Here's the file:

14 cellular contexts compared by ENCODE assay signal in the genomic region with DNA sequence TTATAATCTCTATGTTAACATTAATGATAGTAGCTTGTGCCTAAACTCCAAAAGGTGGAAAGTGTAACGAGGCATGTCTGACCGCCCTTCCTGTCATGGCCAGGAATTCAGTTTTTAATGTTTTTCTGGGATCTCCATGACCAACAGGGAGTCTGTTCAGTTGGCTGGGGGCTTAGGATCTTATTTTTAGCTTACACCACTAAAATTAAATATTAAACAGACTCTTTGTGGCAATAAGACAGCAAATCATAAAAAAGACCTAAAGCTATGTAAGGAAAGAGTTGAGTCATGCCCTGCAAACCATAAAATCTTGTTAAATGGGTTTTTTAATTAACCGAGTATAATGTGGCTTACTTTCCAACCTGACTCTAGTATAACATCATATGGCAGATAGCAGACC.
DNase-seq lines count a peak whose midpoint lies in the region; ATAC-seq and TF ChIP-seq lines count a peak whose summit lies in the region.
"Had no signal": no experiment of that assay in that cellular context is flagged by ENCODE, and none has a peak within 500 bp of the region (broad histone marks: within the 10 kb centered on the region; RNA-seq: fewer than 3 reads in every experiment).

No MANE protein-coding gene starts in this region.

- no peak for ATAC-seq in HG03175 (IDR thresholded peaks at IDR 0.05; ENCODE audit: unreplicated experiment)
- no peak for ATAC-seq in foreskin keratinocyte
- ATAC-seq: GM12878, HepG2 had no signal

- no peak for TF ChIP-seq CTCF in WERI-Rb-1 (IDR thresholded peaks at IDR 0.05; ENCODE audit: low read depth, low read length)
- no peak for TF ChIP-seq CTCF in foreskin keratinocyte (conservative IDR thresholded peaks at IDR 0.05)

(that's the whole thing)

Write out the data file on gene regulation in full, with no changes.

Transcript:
14 cellular contexts compared by ENCODE assay signal in the genomic region with DNA sequence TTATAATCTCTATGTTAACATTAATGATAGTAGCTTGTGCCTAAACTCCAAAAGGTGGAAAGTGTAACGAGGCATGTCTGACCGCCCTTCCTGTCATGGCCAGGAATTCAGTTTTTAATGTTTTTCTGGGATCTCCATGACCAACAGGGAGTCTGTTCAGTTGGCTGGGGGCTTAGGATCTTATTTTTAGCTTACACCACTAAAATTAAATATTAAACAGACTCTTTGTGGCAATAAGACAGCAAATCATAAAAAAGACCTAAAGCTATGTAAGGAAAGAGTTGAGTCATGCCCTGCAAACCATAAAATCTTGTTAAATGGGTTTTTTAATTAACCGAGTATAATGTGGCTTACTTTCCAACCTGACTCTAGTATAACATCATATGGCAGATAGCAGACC.
DNase-seq lines count a peak whose midpoint lies in the region; ATAC-seq and TF ChIP-seq lines count a peak whose summit lies in the region.
"Had no signal": no experiment of that assay in that cellular context is flagged by ENCODE, and none has a peak within 500 bp of the region (broad histone marks: within the 10 kb centered on the region; RNA-seq: fewer than 3 reads in every experiment).

No MANE protein-coding gene starts in this region.

- no peak for ATAC-seq in HG03175 (IDR thresholded peaks at IDR 0.05; ENCODE audit: unreplicated experiment)
- no peak for ATAC-seq in foreskin keratinocyte
- ATAC-seq: GM12878, HepG2 had no signal

- no peak for TF ChIP-seq CTCF in WERI-Rb-1 (IDR thresholded peaks at IDR 0.05; ENCODE audit: low read depth, low read length)
- no peak for TF ChIP-seq CTCF in foreskin keratinocyte (conservative IDR thresholded peaks at IDR 0.05)